We conducted a systematic review and meta-analysis investigating the components and effectiveness of self-help weight-loss interventions and their applicability to less-advantaged populations. We searched (November 2013) for randomized controlled trials comparing self-help interventions with each other or with minimal controls in overweight and obese adults, with 6 months or longer follow-up. We calculated mean difference between intervention and control for 6- and 12-month weight change. Twenty-three studies met the inclusion criteria (9632 participants; 39 intervention arms). Intervention participants lost significantly more weight than controls at 6 months (mean difference -1.85 kg; 95% confidence interval [CI]=-2.86, -0.83; 7 studies). No significant effect was detected at 12 months but results were sensitive to the inclusion of 1 study at high risk of bias. Interactive programs appeared more effective than standard ones at 6 months (mean difference -0.94 kg; 95% CI=-1.50, -0.38). Evidence is insufficient to reach conclusions on effectiveness in socioeconomically disadvantaged people, but suggests self-help interventions may be less effective in this group.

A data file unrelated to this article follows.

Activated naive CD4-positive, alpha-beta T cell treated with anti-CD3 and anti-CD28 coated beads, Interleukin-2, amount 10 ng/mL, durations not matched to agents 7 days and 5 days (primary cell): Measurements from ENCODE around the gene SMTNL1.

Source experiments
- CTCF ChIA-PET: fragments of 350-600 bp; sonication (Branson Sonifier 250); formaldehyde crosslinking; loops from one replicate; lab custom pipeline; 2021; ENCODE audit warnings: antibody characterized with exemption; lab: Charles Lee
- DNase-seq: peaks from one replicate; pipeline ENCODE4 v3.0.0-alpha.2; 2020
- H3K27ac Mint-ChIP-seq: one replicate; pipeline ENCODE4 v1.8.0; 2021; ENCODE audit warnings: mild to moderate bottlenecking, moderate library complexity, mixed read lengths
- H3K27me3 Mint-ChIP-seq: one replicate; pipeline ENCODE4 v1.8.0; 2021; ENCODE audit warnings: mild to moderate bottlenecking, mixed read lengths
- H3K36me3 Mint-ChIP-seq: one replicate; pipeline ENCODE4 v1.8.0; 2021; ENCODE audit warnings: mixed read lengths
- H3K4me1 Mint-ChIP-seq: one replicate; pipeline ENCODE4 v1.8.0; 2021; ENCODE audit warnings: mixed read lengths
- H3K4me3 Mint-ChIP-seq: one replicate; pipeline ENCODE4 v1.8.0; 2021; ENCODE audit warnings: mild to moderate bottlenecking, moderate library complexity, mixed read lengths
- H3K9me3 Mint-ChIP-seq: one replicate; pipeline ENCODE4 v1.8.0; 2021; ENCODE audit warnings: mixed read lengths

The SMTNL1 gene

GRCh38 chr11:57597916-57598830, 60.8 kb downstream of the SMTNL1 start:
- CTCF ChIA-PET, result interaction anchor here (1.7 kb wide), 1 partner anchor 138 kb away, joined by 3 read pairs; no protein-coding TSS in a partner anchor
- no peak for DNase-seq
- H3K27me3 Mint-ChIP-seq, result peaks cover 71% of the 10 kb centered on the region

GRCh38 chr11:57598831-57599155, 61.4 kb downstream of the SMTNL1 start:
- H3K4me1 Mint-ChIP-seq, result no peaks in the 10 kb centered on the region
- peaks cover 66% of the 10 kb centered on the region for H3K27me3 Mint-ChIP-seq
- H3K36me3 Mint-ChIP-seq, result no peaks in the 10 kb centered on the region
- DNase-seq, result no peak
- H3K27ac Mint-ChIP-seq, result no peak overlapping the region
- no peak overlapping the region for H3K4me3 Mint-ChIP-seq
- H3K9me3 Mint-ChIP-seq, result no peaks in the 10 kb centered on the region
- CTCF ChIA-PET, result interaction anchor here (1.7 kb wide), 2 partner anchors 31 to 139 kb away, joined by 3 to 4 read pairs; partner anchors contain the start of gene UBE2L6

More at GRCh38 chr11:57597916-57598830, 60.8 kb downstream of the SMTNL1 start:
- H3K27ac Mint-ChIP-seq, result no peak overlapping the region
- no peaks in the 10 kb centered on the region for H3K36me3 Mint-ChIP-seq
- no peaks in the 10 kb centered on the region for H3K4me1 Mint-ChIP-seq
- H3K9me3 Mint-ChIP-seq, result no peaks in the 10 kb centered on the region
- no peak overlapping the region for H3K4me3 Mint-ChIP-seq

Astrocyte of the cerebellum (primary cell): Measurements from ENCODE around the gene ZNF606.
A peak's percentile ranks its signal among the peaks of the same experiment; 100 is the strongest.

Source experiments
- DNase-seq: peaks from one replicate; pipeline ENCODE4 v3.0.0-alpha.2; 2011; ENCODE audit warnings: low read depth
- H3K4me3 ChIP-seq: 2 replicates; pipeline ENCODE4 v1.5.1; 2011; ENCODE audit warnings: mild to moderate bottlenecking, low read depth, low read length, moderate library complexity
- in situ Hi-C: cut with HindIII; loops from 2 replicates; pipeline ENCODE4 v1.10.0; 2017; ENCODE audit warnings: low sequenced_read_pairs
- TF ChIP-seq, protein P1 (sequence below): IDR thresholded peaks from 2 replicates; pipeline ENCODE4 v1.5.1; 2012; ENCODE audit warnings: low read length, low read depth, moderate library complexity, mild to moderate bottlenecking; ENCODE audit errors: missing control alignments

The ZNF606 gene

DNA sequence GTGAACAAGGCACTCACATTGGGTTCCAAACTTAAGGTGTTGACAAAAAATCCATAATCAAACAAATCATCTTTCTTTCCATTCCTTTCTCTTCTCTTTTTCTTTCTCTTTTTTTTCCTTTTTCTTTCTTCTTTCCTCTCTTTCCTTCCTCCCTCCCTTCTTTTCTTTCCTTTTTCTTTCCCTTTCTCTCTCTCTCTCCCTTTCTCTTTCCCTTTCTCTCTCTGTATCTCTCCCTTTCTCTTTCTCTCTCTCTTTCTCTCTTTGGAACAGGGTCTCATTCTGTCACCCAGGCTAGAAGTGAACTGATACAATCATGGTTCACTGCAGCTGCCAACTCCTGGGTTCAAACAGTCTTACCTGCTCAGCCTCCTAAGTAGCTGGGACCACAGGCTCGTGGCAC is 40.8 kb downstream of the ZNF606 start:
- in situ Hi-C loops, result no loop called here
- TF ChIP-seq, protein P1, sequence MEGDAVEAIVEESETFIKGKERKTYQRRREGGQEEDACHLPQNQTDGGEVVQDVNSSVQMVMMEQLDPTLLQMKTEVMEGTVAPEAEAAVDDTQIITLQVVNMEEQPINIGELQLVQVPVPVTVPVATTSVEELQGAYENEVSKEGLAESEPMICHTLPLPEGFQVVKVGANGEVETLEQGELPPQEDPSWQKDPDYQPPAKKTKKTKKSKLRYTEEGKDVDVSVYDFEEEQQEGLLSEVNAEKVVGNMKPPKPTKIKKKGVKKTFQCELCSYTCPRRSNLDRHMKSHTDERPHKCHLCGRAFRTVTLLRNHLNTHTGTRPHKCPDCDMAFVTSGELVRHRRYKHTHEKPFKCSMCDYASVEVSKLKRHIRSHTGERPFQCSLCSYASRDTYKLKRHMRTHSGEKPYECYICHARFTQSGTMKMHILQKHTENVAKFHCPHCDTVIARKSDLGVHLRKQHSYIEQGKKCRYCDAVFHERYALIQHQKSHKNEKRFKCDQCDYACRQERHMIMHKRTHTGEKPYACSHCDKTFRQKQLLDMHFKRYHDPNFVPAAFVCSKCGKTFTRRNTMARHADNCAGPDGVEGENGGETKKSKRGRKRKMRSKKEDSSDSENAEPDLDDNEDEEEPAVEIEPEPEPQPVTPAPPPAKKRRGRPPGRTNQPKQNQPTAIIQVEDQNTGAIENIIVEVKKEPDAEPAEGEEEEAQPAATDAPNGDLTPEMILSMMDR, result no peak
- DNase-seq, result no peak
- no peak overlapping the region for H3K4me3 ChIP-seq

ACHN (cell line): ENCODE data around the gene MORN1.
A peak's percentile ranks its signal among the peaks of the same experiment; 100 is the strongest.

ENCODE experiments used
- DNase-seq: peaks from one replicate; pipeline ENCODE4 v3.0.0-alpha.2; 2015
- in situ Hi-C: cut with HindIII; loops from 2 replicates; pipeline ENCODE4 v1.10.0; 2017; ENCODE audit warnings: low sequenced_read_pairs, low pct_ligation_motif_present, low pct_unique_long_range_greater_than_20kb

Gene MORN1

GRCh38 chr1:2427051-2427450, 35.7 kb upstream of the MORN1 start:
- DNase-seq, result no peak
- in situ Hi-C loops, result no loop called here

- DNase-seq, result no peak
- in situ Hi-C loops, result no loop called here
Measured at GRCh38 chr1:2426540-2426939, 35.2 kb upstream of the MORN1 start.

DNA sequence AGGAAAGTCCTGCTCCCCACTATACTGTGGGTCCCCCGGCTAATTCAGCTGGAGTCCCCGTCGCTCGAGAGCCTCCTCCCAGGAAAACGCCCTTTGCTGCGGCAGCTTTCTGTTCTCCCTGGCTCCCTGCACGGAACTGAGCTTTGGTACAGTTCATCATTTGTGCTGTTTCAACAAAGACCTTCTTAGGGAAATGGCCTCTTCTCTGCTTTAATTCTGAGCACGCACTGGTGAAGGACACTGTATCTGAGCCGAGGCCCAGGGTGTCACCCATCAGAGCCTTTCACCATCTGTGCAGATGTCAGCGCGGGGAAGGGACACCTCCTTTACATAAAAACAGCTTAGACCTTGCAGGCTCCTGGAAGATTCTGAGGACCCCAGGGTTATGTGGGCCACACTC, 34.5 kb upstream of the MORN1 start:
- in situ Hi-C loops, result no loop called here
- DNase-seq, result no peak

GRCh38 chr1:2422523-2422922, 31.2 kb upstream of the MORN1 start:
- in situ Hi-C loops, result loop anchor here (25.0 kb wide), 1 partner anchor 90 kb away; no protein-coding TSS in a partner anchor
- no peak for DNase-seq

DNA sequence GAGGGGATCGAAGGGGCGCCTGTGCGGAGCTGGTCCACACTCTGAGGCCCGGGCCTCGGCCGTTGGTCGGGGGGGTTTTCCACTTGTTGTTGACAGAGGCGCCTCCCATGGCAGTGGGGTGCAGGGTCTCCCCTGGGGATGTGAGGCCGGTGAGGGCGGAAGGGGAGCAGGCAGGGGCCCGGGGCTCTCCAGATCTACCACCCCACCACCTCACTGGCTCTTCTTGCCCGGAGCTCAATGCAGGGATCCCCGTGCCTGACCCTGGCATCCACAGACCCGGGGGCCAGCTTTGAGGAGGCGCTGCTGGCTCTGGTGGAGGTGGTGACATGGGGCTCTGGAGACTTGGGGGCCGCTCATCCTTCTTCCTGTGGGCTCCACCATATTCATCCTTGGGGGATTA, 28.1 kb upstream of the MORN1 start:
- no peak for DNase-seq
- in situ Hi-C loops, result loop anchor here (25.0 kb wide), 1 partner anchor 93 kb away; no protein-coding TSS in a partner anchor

Original publication




Journal article


Am J Public Health

Publication Date





e43 - e57


Adult, Consumer Health Information, Databases, Bibliographic, Female, Humans, Male, Middle Aged, Obesity, Program Evaluation, Randomized Controlled Trials as Topic, Self Care, Self-Help Groups, Socioeconomic Factors, Weight Loss, Weight Reduction Programs